- Using radio, microwaves, etc. (as opposed to wires or cables) to transmit signals: wireless broadbandMore example sentences
- To fully equip every street in Britain with conventional wireless networking, would require a prodigious effort.
- Wireless networks are open and available to all who have wireless devices, whereas wired networks require a physical connection to gain access.
- The wireless solution was cheaper than wiring the entire campus, and it's so much more convenient.
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- 1Broadcasting, computer networking, or other communication using radio signals, microwaves, etc..More example sentences
- The second step is to help create the right policy and regulatory environment for broadband, and satellite, and wireless.
- He said nothing new in his suggestion that broadband infrastructures - be it DSL, satellite, cable or wireless - could be run by just a handful of companies.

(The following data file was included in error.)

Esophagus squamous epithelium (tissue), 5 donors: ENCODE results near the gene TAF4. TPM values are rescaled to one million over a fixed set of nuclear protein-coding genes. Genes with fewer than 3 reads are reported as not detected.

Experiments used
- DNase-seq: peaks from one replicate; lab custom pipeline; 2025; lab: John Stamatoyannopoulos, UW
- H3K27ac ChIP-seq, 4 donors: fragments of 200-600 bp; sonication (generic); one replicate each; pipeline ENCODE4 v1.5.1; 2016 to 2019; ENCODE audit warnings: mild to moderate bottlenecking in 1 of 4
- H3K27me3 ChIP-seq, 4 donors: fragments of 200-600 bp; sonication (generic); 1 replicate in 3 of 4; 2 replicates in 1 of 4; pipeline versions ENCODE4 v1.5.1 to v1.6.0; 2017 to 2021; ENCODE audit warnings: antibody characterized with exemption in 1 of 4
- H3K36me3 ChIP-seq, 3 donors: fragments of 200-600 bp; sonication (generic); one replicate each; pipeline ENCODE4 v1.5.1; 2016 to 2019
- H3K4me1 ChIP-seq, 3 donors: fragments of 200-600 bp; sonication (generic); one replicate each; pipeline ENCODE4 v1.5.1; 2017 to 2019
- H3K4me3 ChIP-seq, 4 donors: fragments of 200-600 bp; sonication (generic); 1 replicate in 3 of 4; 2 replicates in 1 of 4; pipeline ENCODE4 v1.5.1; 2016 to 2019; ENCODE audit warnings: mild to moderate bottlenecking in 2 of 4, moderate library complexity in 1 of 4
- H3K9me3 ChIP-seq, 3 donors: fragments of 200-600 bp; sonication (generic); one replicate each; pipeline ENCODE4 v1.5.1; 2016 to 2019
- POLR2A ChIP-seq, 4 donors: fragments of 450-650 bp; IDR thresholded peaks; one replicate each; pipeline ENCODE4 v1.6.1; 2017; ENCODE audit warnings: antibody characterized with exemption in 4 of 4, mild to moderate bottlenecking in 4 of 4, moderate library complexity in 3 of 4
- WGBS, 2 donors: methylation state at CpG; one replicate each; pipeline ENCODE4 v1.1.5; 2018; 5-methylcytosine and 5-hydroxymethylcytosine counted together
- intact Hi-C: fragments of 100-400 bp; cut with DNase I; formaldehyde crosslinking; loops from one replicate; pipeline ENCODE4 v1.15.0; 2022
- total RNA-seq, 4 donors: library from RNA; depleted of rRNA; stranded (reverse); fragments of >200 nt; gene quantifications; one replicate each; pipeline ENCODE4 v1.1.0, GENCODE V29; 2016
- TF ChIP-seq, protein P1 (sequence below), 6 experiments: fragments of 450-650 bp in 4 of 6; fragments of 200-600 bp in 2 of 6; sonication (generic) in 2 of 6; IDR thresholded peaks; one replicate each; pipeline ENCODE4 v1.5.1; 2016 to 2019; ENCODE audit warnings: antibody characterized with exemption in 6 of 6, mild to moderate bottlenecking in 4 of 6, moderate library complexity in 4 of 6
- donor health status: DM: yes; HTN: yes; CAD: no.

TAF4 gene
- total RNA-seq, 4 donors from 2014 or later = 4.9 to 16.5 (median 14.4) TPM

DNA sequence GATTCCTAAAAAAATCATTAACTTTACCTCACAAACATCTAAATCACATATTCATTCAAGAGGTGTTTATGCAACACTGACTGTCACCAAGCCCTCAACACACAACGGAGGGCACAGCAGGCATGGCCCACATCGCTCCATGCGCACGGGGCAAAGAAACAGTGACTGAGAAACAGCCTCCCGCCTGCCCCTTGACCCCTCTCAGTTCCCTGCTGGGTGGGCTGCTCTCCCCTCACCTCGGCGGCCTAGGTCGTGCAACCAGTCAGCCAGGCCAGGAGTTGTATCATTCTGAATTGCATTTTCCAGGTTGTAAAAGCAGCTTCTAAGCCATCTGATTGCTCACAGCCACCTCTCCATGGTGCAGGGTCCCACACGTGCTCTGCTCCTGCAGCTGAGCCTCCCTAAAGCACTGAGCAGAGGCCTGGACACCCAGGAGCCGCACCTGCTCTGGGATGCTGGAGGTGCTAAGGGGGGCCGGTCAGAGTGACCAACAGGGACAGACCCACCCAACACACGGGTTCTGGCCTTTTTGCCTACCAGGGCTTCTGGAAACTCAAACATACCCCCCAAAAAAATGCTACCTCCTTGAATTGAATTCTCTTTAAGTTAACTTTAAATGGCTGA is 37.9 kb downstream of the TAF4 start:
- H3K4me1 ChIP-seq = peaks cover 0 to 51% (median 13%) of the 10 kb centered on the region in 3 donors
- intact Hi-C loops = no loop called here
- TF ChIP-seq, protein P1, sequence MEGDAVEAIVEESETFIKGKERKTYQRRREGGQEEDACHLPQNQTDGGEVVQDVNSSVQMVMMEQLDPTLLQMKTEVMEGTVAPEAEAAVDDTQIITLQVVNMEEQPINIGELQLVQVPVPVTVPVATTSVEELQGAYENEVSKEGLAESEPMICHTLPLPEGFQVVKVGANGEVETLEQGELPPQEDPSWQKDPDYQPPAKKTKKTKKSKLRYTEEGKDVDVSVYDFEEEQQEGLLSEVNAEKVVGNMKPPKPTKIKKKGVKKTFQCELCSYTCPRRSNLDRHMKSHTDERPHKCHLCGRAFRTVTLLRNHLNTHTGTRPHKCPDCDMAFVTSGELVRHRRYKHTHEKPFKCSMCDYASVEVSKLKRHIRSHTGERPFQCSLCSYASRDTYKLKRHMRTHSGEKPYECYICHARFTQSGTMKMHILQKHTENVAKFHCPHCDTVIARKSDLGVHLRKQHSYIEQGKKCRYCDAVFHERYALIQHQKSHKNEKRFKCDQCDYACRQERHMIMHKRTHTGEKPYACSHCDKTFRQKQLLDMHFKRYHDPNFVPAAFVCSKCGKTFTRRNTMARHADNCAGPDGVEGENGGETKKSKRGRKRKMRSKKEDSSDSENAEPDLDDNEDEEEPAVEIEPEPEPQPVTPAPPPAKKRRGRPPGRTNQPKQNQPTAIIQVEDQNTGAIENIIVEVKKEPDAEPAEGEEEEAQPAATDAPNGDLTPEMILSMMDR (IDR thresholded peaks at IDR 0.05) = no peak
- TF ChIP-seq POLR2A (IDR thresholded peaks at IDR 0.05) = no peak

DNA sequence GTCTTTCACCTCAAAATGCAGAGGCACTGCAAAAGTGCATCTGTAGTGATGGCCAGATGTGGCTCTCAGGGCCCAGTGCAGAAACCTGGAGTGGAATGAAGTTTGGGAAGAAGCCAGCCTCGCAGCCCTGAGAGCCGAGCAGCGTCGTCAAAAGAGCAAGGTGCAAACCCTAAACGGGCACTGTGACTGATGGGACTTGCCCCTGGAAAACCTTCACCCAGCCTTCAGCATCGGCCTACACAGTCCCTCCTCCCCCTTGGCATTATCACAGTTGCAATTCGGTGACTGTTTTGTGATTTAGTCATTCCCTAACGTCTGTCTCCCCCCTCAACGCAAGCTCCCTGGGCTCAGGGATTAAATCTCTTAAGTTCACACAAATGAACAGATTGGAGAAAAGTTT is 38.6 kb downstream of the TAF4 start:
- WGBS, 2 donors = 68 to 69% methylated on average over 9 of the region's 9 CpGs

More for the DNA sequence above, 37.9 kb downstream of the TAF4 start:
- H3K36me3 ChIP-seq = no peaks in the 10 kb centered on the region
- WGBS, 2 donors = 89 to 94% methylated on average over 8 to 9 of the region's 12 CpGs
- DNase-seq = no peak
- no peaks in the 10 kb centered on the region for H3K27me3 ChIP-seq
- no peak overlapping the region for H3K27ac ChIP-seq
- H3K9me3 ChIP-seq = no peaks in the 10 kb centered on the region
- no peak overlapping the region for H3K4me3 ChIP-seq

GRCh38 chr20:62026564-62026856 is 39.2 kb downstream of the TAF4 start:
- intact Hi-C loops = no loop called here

- Some older buildings are very difficult to pull cable through, and wireless may be able to get everyone connected.
- 2 (also wireless set) • dated , chiefly British A radio receiving set.More example sentences
- You remember that he could hardly speak when he first became king, as far as the radio was concerned, wireless as it was called in those days.
- One hundred years ago, there was no wireless, telly or cinema and the moving image was in its infancy.
- But most analysts predict that it will be at least a decade or so before the technology has advanced enough to make internet radio as cheap and painless to use as the battered old wireless.
- More example sentences
- This clever, simple-to-use and elegant system can wirelessly stream music off multiple PCs or Macs throughout the house.
- PDAs morphed from simple organizers into gizmos that could take pictures, play music and link wirelessly to the Internet.
- There's also Bluetooth technology so you can connect wirelessly to other Bluetooth devices.
More definitions of wirelessDefinition of wireless in:
- The British & World English dictionary